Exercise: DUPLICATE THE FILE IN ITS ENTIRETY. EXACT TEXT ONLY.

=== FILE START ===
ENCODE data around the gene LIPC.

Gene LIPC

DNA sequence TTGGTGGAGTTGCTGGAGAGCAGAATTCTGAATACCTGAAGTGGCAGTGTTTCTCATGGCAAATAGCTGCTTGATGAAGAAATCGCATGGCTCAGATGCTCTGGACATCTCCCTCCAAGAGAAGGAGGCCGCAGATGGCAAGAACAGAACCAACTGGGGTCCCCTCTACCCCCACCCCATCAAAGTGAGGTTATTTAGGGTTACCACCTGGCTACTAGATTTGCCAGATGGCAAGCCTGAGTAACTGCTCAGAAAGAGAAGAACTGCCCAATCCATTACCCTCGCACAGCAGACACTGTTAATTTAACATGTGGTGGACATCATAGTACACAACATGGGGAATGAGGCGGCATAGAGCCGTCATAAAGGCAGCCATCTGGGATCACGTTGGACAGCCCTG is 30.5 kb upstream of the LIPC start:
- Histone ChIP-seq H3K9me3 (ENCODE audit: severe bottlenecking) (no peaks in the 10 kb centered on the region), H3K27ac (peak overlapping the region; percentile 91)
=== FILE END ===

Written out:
ENCODE data around the gene LIPC.

Gene LIPC

DNA sequence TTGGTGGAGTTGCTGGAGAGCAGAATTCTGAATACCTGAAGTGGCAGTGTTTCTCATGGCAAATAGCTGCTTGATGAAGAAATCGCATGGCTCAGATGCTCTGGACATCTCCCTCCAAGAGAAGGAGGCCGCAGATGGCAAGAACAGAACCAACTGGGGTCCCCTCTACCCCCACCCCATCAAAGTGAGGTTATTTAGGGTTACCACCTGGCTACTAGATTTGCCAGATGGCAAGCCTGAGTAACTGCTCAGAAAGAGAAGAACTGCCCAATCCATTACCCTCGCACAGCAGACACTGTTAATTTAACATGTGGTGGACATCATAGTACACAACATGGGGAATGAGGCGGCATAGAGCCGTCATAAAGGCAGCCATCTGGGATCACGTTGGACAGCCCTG is 30.5 kb upstream of the LIPC start:
- Histone ChIP-seq H3K9me3 (ENCODE audit: severe bottlenecking) (no peaks in the 10 kb centered on the region), H3K27ac (peak overlapping the region; percentile 91)